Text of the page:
Saturday, December 20, 2008

God Rest Ye Merry Gentlemen

I was talking with my Uncle Denis this morning and he reminded me that the John Hancock insurance agent that my grandparents had used to give us Christmas carol songbooks every year, which made me realize that's how I know every verse for every old traditional Christmas carol.

Does anybody else remember those John Hancock songbooks? I'm pretty sure we don't see carolers anymore because they quit printing up those books.

God Rest Ye Merry Gentlemen seems to be a favorite of a lot of people. It's one I like quite a bit too, although I've always kind of wished whoever originally wrote this hadn't brought Satan up!

Here's another boys' choir rendition:

10 comments:

Rob in Denver said...

My favorites...

Traditional: Carol of the Bells

Contemporary: Fairytale of New York by Pogues and Kirsty MacColl

Melissa Marsh said...

This is in my top five of Christmas Carols I Love. :-) I love the Bing Crosby version.

Charles Gramlich said...

This is the first I've ever heard of those handbooks.

debra said...

I'm a sucker for traditional carols sung well. and for boy choirs---and for a whole lot more, too :-)

steve said...
This comment has been removed by the author.
steve said...

One nitpick (though I've made the mistake before). It's actually "God Rest Ye Merry, Gentlemen." Apparently "God rest you merry," was a common greeting or blessing at the time the carol was written. It now survives only in the carol, where the comma is usuaully omitted, so people assume the "merry" is a modifier of "gentlemen."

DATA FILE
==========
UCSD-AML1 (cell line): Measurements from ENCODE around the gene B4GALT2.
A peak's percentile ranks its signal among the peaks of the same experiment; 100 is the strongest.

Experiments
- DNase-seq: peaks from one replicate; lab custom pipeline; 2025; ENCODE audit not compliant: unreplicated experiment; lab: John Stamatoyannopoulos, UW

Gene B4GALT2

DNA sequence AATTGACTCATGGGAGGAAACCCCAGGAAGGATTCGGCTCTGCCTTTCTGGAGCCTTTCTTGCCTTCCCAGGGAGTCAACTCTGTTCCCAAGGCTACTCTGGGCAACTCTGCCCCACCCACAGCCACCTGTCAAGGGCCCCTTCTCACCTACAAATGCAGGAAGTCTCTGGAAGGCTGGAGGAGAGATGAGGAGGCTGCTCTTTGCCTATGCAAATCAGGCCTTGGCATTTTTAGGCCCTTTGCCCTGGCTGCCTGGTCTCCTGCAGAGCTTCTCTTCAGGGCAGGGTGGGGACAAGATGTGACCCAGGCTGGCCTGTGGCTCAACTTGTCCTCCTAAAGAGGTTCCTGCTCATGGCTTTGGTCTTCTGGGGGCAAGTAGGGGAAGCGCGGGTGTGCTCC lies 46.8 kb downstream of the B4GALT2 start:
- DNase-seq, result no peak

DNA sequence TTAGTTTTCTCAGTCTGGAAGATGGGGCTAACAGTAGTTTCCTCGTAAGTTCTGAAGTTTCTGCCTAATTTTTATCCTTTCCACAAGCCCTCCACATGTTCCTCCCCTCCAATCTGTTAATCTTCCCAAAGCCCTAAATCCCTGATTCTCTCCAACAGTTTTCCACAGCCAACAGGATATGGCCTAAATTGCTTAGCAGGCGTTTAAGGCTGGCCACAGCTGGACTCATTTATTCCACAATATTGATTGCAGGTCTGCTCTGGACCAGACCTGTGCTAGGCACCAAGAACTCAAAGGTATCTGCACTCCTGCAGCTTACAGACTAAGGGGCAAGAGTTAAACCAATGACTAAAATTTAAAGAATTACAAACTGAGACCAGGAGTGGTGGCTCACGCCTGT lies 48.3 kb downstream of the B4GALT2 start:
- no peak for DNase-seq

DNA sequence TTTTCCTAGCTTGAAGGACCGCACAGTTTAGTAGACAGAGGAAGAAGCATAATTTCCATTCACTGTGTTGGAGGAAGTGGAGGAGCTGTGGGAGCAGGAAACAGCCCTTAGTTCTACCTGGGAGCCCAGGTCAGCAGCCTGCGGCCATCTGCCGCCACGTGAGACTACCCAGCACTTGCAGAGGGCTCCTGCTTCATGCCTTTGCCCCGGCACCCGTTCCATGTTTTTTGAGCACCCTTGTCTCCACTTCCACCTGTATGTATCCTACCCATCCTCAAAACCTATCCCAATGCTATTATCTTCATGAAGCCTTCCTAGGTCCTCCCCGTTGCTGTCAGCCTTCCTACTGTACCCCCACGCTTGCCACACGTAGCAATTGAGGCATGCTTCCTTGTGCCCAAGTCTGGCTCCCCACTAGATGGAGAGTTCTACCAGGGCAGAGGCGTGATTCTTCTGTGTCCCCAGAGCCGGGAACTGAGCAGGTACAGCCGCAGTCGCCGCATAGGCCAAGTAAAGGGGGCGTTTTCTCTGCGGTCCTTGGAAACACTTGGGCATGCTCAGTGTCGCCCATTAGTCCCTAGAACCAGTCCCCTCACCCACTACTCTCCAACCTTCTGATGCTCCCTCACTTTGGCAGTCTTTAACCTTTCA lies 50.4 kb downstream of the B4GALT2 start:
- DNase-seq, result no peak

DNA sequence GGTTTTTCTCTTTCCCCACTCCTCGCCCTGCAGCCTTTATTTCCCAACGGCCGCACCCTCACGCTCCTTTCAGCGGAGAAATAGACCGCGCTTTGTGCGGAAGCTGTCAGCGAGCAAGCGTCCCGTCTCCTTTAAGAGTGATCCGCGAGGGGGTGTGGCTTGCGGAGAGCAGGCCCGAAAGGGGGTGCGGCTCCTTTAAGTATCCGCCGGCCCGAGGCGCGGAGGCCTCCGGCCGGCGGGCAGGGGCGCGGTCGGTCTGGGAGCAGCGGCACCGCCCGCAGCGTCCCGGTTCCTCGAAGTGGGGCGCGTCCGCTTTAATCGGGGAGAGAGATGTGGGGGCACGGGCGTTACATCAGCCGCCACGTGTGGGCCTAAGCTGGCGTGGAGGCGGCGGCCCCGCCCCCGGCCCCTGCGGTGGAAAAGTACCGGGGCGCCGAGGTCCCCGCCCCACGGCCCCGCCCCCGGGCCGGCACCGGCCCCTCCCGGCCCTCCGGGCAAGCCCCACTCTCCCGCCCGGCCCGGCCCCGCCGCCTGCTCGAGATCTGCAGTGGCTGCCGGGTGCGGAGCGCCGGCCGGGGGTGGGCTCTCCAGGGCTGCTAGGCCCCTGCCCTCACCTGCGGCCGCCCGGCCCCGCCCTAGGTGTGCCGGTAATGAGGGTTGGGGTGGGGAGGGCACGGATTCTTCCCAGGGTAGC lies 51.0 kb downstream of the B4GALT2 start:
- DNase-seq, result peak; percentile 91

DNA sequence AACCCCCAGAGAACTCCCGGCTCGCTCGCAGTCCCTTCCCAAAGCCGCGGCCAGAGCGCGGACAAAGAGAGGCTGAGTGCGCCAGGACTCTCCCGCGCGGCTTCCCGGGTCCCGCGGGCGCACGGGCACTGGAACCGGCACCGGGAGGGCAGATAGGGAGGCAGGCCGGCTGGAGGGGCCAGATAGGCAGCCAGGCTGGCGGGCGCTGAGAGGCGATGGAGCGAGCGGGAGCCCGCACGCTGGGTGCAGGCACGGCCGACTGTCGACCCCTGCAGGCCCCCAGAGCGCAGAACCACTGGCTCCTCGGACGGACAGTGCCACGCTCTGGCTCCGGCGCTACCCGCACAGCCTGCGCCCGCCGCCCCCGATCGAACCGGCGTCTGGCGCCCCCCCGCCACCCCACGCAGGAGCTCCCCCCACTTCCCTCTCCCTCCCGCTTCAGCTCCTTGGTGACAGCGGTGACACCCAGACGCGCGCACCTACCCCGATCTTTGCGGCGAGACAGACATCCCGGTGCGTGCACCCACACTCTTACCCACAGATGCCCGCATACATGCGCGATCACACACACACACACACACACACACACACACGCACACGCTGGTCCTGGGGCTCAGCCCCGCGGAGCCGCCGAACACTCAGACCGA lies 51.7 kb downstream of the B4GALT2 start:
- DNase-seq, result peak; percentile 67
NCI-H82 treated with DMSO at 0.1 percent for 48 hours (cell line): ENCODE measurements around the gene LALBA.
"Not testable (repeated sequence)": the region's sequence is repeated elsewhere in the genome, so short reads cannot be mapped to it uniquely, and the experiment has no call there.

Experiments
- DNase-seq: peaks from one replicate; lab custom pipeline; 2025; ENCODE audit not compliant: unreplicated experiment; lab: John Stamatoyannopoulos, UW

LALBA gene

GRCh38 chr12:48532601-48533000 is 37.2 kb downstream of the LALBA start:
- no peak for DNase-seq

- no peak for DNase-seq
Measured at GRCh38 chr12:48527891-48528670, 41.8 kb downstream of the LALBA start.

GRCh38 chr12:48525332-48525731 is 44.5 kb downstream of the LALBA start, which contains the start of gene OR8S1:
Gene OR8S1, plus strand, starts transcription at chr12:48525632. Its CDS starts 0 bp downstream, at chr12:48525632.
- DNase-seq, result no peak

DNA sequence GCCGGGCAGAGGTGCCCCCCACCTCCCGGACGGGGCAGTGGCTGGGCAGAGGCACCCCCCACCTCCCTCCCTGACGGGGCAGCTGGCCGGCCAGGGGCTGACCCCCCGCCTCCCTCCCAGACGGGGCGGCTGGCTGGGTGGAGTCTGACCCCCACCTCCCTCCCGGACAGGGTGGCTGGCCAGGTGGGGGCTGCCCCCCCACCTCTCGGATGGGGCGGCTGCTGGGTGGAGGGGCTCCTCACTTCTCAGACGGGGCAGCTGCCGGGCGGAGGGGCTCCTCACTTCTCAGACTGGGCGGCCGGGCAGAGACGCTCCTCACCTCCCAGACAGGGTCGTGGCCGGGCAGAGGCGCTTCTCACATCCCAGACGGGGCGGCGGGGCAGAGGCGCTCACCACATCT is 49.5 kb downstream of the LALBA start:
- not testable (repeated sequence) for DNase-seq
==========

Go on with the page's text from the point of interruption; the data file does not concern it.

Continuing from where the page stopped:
I'm in a kind of Bah! Humbug! mood right now, but I hope that when and if I get to church Wednesday night, singing songs like this one may get me out of it. And if I'm lucky, I'll get to here Christmas at King's College, Cambridge, with that beautiful rendition of "Once in Royal David's City," with the boy soprano singing the first stanza, and the entire choir singing the last.

LarramieG said...

Piano lesson books...that's how I learned Christmas carol lyrics. And it always felt as though there might be a personal backstory regarding Satan's mention which just doesn't fit.

steve said...

I'll be the devil's advocate here and defend the inclusion of Satan. "Remember Christ our Saviour was born upon this day,/To save us all from Satan's pow'r/When we were gone astray." I'm quoting from memory here. But the doctrine that Jesus died to atone for all our sins and thus rescued us from the power of Satan is perfectly orthodox theology. I don't accept this view of the Atonement unquestioningly, but there's nothing really weird about its inclusion in the song. Now the line "In Behtlehem in Jewry" makes me a little uneasy. But at the time the song was written, I don't think "Jewry" was seen as a inappropriate.

Patti said...

i love it all...and nice new pic. are the books behind you just the ones you have read this month?!

Lisa said...

Rob, Ooh, two good ones!

Melissa, Given your nostalgic sensibilities, I knew Bing would be at the top of your list of favorites :)

Charles, One of these days I'd like to track down the story behind them. Honestly, they used to be everywhere at Christmas where I lived.

Debra, Me too :)

Steve, Thanks for the correction. I think the service Wednesday night will un humbug you!

Larramie, You took piano lessons? Do you still play?

Steve, Point taken on Satan. The Jewry thing struck me a little funny at times too, although it's technically accurate.

Patti, The top two shelves are all books on writing and the bottom three shelves and many of the loose stacks are books I haven't yet read!

Subscribe Now: Feed Icon

Literary Quote

It is worth mentioning, for future reference, that the creative power which bubbles so pleasantly in beginning a new book quiets down after a time, and one goes on more steadily. Doubts creep in. Then one becomes resigned. Determination not to give in, and the sense of an impending shape keep one at it more than anything.


Virginia Woolf